I was initially diagnosed with HSD Melody (called HMS then) because my skin wasn’t overtly stretchy and I’d never dislocated a joint. But then in my forties my symptoms deteriorated and I started subluxing regularly. Along with my history of childhood spinal surgery, dental overcrowding, gut issues etc. my diagnosis was changed to hEDS. For me it was important to see a doctor knowledgeable in EDS and not just a general Rheumatologist. Many of my hypermobile joints aren’t the ones specifically mentioned in the Beighton score (for example my thumbs bend the ‘wrong’ way) yet she still scored them. She also ordered a heart scan (which found a murmur I didn’t know I had but no valve prolapse) and told me I had blue sclera that no-one had noticed before. Jak x

      Liked by 2 people

      1. melody

        Interesting. I haven’t dislocated joints much, I don’t think. My elbows aren’t hypermobile, my fingers and especially knees are. I was the envy of my yoga classes. I used to tell people I don’t have bones, just cartilage. But as a child I also had a heart murmur that later disappeared–sometime when I was a teenager, I think. Hmm, in my 40s, when I developed serious MCS and asthma symptoms, I first went to a chiropractor because of constantly pulling ribs out and pinching nerves. It hurt every time I took an asthmatic breath. I didn’t know what hit me, all these overwhelming physical problems. Desperate, I learned how to often put the ribs back myself from doing yoga, which I think kept me from being incapacitated, but I’m not doing it much now. 😛 (I need to try to start doing it at a gentler pace again.)
        I will look into a doctor knowledgeable about EDS. Thanks for everything you’ve said, Jak!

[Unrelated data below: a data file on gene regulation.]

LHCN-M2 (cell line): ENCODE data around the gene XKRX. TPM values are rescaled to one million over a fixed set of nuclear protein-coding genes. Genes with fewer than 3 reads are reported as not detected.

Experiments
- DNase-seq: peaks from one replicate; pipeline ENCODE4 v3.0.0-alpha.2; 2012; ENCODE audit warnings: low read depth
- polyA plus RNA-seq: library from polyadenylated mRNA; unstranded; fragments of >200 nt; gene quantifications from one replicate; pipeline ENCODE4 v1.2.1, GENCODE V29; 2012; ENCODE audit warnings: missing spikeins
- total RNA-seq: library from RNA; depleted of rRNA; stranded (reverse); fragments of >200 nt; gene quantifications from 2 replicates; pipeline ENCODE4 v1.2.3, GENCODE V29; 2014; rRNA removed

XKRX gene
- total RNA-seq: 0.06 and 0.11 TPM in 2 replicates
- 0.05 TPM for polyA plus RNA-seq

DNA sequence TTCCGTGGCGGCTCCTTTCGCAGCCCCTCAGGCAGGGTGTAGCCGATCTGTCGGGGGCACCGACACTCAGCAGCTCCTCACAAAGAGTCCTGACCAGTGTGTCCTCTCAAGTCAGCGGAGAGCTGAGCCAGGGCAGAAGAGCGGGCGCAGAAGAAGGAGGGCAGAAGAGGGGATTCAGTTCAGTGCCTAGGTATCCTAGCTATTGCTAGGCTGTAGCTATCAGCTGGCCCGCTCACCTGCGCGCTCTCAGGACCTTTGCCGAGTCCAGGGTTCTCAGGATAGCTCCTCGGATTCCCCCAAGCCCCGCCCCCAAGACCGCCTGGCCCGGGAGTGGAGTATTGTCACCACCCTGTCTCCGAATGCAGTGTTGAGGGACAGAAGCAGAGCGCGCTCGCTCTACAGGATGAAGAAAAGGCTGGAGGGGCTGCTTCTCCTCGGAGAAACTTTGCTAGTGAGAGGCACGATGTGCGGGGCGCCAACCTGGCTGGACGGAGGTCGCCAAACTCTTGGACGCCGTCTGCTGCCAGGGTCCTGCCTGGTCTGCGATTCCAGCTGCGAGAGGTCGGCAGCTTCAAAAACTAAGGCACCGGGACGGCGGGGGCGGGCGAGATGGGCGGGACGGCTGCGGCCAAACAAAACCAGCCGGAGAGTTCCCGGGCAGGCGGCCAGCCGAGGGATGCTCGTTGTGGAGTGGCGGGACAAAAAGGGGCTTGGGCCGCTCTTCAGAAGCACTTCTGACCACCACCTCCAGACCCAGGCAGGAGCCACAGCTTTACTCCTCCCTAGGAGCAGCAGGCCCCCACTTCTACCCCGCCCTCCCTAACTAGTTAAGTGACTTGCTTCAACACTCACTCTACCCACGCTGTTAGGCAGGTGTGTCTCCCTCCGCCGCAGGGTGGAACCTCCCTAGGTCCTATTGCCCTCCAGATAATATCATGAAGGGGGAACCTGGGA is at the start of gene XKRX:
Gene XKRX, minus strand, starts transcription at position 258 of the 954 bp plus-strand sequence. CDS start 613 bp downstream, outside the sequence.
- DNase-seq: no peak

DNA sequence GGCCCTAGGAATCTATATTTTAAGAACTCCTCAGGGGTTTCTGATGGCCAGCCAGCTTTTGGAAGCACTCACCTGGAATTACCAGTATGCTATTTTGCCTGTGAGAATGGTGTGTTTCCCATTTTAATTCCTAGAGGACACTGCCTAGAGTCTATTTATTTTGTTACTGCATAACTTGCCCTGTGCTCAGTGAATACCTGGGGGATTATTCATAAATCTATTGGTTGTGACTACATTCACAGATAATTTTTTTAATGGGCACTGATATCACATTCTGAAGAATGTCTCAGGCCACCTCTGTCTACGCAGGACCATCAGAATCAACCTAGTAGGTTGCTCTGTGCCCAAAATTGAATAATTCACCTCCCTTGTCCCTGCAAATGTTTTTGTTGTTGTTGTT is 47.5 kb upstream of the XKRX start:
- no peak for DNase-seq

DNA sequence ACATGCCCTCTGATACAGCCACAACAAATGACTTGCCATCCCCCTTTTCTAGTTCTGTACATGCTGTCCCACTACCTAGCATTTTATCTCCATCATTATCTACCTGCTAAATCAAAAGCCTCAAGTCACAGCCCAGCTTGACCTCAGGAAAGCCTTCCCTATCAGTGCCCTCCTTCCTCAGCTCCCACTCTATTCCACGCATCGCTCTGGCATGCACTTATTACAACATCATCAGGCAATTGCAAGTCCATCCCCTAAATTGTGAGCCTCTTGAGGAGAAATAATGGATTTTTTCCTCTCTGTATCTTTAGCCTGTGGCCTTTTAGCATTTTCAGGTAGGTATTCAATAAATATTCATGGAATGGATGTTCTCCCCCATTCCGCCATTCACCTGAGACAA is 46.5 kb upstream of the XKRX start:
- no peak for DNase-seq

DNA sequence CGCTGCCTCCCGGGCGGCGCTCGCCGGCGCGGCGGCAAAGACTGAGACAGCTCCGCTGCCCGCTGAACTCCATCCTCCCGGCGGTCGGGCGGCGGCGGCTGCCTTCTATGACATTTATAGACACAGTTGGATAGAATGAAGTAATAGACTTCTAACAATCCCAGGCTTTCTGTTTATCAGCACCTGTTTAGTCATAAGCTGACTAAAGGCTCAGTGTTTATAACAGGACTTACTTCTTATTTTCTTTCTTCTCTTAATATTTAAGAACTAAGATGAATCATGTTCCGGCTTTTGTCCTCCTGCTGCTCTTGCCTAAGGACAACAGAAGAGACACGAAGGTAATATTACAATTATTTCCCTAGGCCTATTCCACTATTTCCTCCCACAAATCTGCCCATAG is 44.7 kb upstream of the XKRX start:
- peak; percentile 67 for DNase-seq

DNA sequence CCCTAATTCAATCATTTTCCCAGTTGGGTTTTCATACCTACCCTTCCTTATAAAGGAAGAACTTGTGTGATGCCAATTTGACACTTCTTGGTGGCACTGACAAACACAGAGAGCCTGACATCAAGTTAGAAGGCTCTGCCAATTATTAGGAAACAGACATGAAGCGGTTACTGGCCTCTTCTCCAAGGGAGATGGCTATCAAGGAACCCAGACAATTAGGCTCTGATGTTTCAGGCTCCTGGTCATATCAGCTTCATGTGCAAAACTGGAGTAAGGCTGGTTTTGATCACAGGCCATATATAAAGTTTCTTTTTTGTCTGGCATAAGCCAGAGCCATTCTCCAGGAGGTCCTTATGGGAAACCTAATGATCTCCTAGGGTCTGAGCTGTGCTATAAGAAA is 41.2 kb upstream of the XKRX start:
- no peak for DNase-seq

4. katherine sanderlin

    Sooo…I just recently learned about EDS and was unsure where I fit in, but it explained so much of my life experience that I started diving more deeply. And even though my 23 and Me raw data showed the appropriate areas of trouble and I can go down the diagnostic criteria and check a lot of it off…but kept convincing myself it was not REALLY what was going on. And then I saw these pictures. Every. Single. One. (Except the bunions.) And then, having never really looked at my feet before too closely, I saw the piezogenic papules. Like little clusters of grapes, or glops of cottage cheese. And the ARCH thing. Every picture. It is like they are of my own body. Thank you. Thank you. Thank you. I now feel I can share with my new doctor (just moved cross-country) and maybe truly start to understand myself better.

    Liked by 1 person

    1. Jak Post author

      Hi Katherine

      So pleased you found my photos useful, though sorry to hear you may be a zebra. The images we see of EDS on Google are extreme, and that’s not how the disease presents in the majority of patients.

      Hope your new doctor is helpful.
      Jak x


  5. jess1mey

    I am SO HAPPY I just found your blog! I was 90% sure I have hEDS but was a touch unsure because I didn’t match the extreme pics you see on google. But after seeing your pictures and reading about your experience, I’m 99.9% sure. I’m seeing my primary care doc tomorrow to start the process and I’m so nervous about having my complaints swept under the rug (again). My whole life I’ve been complaining of practically everything related to EDS but have always been written off by doctors. Thank you for putting the idea out there of finding a Rheumatologist familiar with EDS. Now that I have more knowledge and more resources, I feel like I can take a more proactive and assertive approach with my care now.